Early thrombosis of the superior vena cava in a patient with a central venous catheter and carcinoma of the ampulla of vater

Robert Cannon, Malay Shah, Erin Suydam, Angela Gucwa, Talmadge Bowden, Steven B Holsten

Research output: Contribution to journalArticle

5 Scopus citations

Abstract

Superior vena cava syndrome results from obstruction of flow through the vessel either by external compression or thrombosis. External compression by intrathoracic neoplasms is the most common etiology. Thrombosis of the vessel most often occurs in the setting of indwelling catheters or pacemakers. The diagnosis is suggested by the clinical manifestations of facial and upper extremity swelling, dyspnea, and cough. It is confirmed by CT scan showing the development of collateral flow around the lesion. In this report, we present a patient who developed superior vena cava thrombosis after undergoing a short period of central venous catheterization and a Whipple procedure for adenocarcinoma of the ampulla of Vater. The endothelial damage caused by the catheter, the low-flow state induced by the large fluid shifts during the operation, and the hypercoagulable state induced by malignancy fulfill Virchow's triad for venous thrombosis. To our knowledge, this is the first reported case of superior vena cava syndrome after the Whipple procedure with symptoms appearing after a shorter period of catheterization than previously reported in the adult literature.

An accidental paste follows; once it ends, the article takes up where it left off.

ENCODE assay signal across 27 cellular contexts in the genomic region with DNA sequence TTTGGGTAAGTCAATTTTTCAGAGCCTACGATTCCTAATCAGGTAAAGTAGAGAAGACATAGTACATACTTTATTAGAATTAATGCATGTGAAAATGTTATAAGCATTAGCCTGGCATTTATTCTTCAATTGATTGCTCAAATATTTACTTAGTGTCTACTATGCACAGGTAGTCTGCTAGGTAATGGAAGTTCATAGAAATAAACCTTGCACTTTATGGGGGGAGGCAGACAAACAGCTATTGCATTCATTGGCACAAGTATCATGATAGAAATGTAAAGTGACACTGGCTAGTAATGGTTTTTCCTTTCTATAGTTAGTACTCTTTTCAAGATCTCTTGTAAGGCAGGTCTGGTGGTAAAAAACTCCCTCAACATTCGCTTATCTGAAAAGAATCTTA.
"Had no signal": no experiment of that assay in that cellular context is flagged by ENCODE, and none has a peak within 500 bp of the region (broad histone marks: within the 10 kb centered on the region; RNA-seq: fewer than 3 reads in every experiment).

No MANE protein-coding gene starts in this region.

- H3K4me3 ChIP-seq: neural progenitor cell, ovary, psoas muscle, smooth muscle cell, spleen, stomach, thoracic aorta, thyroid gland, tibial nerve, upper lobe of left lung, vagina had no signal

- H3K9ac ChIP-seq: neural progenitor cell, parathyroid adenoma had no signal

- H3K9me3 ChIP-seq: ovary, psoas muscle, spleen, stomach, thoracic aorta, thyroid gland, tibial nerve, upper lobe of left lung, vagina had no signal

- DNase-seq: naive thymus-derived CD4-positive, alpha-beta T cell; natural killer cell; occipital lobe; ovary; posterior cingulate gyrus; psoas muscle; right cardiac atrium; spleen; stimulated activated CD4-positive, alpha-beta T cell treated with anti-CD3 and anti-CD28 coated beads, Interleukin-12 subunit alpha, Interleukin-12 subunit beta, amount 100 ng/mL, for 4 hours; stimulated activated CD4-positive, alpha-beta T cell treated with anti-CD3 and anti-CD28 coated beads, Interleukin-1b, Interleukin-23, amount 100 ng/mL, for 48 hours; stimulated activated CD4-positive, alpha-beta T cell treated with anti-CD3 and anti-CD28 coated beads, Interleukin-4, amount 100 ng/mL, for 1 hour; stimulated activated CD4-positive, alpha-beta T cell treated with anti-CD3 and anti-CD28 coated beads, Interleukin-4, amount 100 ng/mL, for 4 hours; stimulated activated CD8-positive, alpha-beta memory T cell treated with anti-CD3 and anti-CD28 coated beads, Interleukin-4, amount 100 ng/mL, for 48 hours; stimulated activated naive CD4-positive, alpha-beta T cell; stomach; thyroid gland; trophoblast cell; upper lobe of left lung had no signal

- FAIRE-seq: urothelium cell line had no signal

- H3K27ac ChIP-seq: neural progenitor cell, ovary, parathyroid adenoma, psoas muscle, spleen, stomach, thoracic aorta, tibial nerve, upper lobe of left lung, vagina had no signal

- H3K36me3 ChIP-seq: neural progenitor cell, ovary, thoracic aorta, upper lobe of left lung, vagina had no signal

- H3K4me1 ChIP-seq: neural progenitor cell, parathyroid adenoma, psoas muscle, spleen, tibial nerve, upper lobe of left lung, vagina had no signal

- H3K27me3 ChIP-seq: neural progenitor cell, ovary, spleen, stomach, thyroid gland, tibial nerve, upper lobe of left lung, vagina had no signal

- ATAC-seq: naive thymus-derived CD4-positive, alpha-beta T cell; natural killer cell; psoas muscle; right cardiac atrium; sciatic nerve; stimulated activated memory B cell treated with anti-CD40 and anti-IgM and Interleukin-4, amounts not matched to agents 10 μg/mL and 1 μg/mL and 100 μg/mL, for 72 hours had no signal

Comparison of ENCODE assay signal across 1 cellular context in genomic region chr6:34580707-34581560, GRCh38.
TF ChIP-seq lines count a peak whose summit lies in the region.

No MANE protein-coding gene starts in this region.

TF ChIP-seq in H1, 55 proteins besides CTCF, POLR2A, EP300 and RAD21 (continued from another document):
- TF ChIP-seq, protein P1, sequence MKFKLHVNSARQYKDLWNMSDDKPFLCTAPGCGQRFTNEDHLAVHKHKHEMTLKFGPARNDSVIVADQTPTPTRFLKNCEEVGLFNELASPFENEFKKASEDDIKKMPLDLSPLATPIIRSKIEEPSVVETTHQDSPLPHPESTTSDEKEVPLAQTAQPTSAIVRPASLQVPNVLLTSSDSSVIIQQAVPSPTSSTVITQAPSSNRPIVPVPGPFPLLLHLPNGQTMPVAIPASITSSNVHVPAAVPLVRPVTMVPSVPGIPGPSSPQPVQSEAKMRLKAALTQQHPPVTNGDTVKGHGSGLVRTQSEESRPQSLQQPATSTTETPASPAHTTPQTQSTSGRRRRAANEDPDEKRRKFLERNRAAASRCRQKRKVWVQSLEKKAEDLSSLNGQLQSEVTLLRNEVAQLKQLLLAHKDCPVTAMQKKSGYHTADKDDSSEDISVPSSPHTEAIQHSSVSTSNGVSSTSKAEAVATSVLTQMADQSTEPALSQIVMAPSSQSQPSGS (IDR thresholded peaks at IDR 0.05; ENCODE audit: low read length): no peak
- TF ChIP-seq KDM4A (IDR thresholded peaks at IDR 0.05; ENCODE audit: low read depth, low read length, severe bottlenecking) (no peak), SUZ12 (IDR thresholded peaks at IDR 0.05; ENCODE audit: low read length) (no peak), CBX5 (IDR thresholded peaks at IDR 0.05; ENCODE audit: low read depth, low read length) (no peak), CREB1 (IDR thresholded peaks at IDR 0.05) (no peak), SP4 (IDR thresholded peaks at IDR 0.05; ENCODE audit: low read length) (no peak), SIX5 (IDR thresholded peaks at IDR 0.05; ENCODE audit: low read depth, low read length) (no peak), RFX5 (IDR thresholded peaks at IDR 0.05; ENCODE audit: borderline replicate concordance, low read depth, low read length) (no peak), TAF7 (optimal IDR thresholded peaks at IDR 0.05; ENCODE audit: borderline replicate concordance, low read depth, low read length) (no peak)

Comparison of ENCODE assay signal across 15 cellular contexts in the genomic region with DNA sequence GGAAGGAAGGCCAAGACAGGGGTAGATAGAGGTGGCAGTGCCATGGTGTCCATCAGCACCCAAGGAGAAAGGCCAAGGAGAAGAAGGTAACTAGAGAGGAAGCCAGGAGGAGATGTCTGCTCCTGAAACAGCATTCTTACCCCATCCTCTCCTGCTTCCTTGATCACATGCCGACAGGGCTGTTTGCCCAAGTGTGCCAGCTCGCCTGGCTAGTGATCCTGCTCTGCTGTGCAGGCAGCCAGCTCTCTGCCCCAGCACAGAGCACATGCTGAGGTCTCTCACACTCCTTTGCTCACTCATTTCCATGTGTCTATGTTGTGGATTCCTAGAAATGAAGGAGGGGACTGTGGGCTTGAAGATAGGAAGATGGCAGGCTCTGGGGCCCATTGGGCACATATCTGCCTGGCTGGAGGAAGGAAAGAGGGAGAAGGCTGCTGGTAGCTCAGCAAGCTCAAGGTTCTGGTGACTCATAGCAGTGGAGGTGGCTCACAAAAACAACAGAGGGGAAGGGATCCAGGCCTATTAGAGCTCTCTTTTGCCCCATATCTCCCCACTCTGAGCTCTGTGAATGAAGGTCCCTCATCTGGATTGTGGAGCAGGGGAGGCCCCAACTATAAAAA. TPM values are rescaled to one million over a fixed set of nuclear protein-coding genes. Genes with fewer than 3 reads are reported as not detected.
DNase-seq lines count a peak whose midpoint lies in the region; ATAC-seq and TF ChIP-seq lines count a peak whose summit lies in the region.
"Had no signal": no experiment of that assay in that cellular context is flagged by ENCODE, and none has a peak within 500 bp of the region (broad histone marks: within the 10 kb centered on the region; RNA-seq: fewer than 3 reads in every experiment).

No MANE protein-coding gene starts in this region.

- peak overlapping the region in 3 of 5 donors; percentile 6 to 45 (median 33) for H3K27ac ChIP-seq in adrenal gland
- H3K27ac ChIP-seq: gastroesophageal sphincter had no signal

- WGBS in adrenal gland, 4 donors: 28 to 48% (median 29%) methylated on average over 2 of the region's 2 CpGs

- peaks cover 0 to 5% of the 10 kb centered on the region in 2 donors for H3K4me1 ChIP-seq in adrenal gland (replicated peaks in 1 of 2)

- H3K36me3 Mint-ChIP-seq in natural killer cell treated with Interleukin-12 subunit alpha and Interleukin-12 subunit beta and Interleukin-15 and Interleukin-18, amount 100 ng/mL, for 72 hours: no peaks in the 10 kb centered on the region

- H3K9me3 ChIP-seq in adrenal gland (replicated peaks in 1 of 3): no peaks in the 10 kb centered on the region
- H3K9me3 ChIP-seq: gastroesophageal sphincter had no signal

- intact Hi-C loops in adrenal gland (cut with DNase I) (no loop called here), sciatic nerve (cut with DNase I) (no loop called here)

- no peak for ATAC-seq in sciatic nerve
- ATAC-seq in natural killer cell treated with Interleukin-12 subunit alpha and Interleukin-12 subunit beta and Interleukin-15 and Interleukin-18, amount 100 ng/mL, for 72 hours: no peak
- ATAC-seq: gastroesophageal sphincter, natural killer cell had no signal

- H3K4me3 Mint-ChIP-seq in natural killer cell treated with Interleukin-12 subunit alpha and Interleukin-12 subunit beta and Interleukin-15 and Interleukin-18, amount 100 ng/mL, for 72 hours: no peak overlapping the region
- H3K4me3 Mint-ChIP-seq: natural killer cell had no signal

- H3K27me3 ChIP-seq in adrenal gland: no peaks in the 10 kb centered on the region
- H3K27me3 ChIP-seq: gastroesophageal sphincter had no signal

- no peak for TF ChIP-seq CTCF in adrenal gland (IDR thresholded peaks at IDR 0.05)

Original languageEnglish (US)
Pages (from-to)1195-1197
Number of pages3
JournalAmerican Surgeon
Volume74
Issue number12
StatePublished - Dec 1 2008
Externally publishedYes

ASJC Scopus subject areas

  • Surgery

Fingerprint Dive into the research topics of 'Early thrombosis of the superior vena cava in a patient with a central venous catheter and carcinoma of the ampulla of vater'. Together they form a unique fingerprint.

  • Cite this